Scarlett Johansson's Complaint Reflects State of AI Battle

Wall Street Journal explores how artists fear their work will be used without compensation
By Bob Cronin,  Newser Staff
Posted May 27, 2024 9:47 AM CDT
Scarlett Johansson's Complaint Reflects State of AI Battle
Scarlett Johansson, right, and Lorne Michaels, "Saturday Night Live" creator and producer, attend the White House Correspondents' Association Dinner at the Washington Hilton on April 27.   (AP Photo/Manuel Balce Ceneta)

When Scarlett Johansson heard a ChatGPT voice that she thought sounded a lot like hers, she put a legal team together to confront the developer, OpenAI. And the actress' high-powered agent was able to get the company's CEO, Sam Altman, on the phone. But most people don't have a star's money or clout, and they'll find little protection from laws to keep their work from being stolen. The episode makes clear the state of the tussle as Hollywood races to take advantage of quickly moving artificial intelligence technology, reports the Wall Street Journal, which has new details on the Altman-Johansson controversy.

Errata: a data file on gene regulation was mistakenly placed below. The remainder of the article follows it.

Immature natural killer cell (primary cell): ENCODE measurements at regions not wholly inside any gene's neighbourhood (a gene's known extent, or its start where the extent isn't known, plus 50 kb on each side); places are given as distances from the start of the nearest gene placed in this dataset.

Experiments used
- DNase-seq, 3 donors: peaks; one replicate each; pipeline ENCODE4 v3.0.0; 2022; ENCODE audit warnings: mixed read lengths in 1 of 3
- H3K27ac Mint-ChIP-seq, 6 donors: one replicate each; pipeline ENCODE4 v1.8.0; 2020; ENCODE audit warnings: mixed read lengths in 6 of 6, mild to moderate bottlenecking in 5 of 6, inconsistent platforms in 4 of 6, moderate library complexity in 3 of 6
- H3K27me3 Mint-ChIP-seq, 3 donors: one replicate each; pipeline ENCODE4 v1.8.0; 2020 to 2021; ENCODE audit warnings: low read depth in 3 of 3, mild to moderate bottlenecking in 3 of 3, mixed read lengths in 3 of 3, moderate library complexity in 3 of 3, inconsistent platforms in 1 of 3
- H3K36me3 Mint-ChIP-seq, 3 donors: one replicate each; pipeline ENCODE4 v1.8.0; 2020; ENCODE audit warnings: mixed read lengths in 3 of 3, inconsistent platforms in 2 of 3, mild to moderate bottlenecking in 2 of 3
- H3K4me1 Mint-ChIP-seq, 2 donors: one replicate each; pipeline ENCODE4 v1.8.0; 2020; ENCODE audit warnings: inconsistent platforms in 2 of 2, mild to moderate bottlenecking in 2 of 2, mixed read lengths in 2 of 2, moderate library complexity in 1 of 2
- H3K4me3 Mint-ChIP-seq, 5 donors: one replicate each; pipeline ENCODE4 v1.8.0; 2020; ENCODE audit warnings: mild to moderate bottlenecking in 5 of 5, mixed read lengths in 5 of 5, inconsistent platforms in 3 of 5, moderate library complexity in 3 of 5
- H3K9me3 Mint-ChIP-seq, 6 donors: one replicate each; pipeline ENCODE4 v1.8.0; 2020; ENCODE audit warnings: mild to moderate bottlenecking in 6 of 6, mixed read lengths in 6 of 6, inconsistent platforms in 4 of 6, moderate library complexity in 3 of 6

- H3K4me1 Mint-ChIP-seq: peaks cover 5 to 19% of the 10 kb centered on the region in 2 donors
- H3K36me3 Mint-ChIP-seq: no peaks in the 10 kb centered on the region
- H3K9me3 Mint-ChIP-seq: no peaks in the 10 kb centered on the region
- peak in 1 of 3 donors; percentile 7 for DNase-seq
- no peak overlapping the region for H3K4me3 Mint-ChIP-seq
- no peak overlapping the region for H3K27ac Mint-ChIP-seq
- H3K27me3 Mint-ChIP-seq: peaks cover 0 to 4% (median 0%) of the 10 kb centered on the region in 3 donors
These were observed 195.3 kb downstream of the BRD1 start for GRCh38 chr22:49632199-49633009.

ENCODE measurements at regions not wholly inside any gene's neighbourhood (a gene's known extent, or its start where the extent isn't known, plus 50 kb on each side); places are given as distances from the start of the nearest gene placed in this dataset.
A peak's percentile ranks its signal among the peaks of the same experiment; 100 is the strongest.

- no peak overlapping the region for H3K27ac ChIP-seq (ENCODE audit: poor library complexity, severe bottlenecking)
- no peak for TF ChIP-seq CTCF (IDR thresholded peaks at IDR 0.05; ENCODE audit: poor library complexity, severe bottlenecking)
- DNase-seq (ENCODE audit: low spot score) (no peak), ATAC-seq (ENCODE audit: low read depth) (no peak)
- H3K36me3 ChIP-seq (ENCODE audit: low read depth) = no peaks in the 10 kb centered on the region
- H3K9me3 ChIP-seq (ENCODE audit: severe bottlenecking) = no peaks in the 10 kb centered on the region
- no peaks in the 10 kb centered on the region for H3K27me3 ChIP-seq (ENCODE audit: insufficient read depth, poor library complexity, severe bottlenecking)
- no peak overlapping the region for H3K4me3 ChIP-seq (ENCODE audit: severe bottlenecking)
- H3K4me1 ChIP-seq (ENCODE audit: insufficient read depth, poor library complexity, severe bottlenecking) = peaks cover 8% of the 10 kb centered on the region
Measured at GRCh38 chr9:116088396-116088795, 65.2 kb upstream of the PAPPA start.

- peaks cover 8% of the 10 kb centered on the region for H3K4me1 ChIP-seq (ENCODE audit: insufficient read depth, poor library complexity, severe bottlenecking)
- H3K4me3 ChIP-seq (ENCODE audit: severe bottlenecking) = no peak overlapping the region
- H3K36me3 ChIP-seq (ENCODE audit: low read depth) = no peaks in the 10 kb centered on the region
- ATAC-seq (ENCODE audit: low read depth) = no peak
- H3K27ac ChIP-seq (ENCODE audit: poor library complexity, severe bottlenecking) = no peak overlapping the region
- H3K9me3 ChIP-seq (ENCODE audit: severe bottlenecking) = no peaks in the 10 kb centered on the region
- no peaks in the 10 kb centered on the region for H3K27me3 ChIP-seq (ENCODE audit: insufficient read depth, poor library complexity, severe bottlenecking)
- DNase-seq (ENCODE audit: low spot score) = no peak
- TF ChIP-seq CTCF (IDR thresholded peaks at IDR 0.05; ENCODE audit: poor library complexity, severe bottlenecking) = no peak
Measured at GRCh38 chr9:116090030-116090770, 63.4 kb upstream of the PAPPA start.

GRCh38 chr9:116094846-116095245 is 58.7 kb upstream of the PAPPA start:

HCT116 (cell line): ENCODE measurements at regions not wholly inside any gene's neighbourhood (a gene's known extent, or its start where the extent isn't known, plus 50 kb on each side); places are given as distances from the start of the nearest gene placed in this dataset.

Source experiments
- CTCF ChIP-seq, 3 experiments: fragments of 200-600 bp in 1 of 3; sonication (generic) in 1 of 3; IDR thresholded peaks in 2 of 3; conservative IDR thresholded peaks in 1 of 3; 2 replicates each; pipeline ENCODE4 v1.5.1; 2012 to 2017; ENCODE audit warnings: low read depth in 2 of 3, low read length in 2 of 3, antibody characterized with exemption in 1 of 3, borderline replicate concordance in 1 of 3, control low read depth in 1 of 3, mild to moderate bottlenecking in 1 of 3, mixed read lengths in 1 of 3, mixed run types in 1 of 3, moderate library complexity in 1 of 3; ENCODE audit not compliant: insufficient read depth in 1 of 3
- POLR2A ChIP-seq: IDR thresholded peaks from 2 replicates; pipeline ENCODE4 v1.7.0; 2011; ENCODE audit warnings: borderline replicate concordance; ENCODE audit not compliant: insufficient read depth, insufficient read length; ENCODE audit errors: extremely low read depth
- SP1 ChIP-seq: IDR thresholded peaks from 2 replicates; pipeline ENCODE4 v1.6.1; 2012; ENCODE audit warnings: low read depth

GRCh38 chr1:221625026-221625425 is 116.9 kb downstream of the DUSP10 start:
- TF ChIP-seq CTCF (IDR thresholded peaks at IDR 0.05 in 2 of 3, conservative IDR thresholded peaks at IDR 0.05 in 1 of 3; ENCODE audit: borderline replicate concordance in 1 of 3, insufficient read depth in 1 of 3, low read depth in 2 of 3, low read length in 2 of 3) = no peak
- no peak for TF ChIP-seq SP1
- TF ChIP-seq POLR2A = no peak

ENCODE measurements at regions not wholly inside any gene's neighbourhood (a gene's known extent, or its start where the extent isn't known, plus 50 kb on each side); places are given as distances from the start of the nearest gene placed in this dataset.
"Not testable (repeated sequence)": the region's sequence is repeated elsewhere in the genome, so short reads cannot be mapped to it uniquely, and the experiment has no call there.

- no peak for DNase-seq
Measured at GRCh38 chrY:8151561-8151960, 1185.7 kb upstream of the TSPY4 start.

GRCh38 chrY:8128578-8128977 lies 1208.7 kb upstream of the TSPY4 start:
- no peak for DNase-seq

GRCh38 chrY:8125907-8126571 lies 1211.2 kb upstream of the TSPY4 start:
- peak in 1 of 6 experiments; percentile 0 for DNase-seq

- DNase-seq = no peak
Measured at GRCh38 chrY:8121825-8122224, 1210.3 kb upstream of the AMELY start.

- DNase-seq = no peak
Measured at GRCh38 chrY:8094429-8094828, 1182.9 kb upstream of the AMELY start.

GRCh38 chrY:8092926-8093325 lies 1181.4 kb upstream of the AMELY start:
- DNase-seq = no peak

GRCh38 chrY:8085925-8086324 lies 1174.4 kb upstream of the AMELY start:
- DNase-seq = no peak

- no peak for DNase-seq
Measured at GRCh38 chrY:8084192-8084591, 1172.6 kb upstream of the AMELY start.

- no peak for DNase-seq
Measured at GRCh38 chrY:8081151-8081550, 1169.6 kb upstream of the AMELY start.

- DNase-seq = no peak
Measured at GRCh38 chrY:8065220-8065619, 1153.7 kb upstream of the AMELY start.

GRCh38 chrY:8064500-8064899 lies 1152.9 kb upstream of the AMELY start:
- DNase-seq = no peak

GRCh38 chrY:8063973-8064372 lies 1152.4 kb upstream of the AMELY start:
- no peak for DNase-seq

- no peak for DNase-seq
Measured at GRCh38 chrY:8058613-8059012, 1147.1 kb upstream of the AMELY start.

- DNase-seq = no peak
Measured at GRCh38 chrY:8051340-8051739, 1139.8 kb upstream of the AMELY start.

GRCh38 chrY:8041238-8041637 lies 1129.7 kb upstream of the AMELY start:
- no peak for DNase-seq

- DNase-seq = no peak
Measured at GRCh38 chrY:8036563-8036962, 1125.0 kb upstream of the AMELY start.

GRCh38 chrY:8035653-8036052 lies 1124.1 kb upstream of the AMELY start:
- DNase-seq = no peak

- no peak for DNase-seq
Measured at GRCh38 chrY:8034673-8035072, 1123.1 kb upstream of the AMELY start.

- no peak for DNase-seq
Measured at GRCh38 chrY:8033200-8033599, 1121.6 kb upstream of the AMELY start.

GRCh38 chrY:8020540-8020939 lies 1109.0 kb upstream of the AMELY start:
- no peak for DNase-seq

OpenAI already is confronted by copyright lawsuits, though intellectual property owners have challenges in proving that their likeness or content was misused. Altman has said the industry needs to set up a system for paying artists for content that AI systems will want to employ. And he's said artists should also be able to decline AI uses that mimic their work—which maybe would cover a voice in a digital assistant that sounds like an actress in a major film. Legislative efforts are just beginning; bills to protect artists have been introduced in Congress but not passed.

The actors union supports such laws prohibiting the unauthorized digital replication of performers' voice and likeness. And it's working with Johansson on her complaint, per the Journal. (OpenAI has paused its use of the voice, which it says was modeled on a different actress.) The situation may reflect a danger in the tech world's guiding philosophy that it should "move fast and break things." Lourd, a co-chairman of Creative Artists Agency, suggests an adjustment to that practice. "It's not too late for these companies to slow down and put processes in place to ensure that the products that are being built are built transparently, ethically, and responsibly," he said. (Read the full story.)

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